- Increased household bills such as internet data and fuel: those who are suddenly out of work will be faced with more time at home, but way less income.
- Home deliveries of shopping and other essential items, especially for people in crisis who can normally go out and about when well.
- Bulk ordering of products such as Fortisip/safe foods which are a lifeline for people with eating disorders. Fortisip is extremely expensive and very hard to get on prescription from a GP.
- Medical supplies for dealing with self-injury/self-harm at home, for those who cannot get what they need free on prescription (such as hypoallergenic dressings) or who cannot attend A&E.
- Inpatient mental health wards may also apply to us for the cost of extra resources to keep patients busy and occupied, such as craft materials, board games or other costs for OT activities.
Money will only go to those who need it: folks who do not have access to other available funds from employers or through the government. We prioritise people with no recourse to public funds and those who have children or other dependents and who can show that they have exhausted other options. We also prioritise students who have no recourse to state benefits during this time and whose universities and SUs have not been able to assist them.
Your application will need to show how COVID-19 has specifically brought about the need for extra funds. Wherever possible we will buy the requested items for you or send appropriate vouchers rather than transfer cash. We also need to see a detailed breakdown of how much you need and what for.
The dates for this week's Frazzled Cafe Online meetings are now live on our booking site. These include our larger showcase meetings with Ruby and more of our Facilitator led meetings for smaller groups of up to 12 people.
A huge and heartfelt "Thank You!!" to all of you who have been supporting us by making a donation. Your support means a great deal, particularly in these challenging times, and contributes directly towards helping us to provide our meetings.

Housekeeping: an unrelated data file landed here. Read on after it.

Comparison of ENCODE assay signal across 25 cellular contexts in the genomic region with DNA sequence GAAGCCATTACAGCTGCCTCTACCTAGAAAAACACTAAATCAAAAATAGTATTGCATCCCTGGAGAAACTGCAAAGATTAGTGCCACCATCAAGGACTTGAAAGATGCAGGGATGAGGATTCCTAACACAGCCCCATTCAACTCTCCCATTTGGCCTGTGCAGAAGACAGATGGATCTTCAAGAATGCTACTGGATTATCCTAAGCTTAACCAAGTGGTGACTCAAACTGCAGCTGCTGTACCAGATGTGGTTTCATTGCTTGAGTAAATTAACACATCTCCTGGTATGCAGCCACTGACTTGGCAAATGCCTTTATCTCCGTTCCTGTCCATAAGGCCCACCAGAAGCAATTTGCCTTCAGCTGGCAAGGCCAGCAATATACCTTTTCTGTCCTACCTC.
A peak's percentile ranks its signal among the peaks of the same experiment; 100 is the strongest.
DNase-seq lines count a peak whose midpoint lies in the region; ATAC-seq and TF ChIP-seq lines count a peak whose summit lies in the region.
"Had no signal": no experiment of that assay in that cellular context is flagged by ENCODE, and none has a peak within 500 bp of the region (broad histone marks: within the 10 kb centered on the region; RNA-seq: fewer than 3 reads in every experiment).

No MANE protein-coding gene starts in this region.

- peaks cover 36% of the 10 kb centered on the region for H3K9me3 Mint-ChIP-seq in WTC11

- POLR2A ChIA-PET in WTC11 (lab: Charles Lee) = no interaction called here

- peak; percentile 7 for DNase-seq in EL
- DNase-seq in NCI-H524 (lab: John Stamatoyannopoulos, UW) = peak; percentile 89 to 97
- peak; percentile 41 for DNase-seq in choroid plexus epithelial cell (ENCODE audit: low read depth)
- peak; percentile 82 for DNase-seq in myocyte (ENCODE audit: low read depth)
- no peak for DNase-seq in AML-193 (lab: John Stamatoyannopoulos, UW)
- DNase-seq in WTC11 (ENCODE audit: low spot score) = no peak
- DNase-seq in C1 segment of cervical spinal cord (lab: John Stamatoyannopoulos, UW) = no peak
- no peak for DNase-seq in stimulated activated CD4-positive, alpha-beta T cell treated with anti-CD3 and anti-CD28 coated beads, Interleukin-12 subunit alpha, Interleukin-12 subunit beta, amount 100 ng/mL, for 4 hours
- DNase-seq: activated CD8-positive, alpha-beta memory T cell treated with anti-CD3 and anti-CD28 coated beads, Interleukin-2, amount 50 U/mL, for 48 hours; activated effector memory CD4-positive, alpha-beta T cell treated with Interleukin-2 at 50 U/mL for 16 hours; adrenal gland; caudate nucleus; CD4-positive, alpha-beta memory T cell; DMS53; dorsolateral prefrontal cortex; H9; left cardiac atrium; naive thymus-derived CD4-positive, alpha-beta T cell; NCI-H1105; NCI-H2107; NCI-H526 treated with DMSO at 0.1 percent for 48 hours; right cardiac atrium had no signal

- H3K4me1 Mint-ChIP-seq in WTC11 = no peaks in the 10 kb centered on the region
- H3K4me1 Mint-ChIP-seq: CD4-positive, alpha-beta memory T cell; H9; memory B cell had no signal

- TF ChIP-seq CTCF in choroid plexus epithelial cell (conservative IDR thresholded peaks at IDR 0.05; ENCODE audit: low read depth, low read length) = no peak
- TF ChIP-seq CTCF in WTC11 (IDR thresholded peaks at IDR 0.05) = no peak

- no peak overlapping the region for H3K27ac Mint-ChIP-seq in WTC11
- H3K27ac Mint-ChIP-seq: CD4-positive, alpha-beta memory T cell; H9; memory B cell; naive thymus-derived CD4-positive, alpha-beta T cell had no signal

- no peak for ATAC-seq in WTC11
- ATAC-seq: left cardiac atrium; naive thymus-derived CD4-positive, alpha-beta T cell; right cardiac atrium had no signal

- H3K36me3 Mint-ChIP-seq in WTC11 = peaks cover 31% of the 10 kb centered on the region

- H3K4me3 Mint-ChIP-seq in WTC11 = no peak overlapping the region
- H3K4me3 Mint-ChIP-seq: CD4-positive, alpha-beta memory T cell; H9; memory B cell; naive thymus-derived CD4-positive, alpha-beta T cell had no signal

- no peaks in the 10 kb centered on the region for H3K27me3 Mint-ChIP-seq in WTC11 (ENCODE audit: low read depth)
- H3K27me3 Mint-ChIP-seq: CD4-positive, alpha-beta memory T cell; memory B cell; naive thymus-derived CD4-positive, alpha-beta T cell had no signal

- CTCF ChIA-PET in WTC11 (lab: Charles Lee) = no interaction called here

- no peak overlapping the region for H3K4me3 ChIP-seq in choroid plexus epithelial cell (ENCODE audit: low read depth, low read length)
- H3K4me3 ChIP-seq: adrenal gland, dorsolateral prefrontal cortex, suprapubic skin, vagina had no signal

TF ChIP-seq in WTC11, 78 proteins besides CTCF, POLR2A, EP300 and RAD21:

As always, please do get in touch with any feedback or suggestions via firstname.lastname@example.org.
Take care and we hope to see you soon,
The Frazzled Cafe Team
In 2015 some French researchers looked at how an anxious person may be better prepared to deal with a crisis than their more laid back counterparts.
"Anxious people process threats using regions of the brain responsible for action. Meanwhile, 'low anxious' people process them in sensory circuits, responsible for face recognition".
There is certainly some anecdotal evidence that for some who experience severe anxiety, the public health crisis has eased their distress. It's possible that the slowing down of the sheer busyness and pace of life, reduces daily stress factors.
On the other hand, the experience from China and countries such as Italy and Spain - ahead of the UK in terms of the impact of the pandemic - suggests that mental distress is likely to escalate as isolation and uncertainty about the future continues. One source estimated that 42% of the Chinese population were experiencing anxiety. The World Health Organisation identifies the mental health of health and care workers, those on the frontline of dealing with Covid 19, as a major concern for public health strategies.
All this highlights just how important it is to pay attention to our own mental health. Learning the principles of 'emotional first aid' is one way to remind ourselves that these are seriously distressing times for most of us.
Psychologist Guy Winch identifies five such principles in his book Emotional First Aid:
AnxietyUK suggests practising the "Apple" technique to deal with anxiety and worries.
We are going to be doing some live demos on Facebook in the near future for card making. If you want card-making packs, decoupage or anything else to do, let Frances know and she can give you a card pack to do. We are happy to get card-making packs delivered to people who want them. In the meantime, have a look at Frances' Facebook for a slide show of making a 'shaker' card. If you're not currently connected with Frances, please search for Frances Anne Heather on Facebook.
We encourage you to have a look at the facebook live on a Friday morning where Emma does a craft. She gives out the packs on a Thursday evening, so you have to order after the Friday for the next week. The packs are £6.50 each and she can deliver them on a Thursday.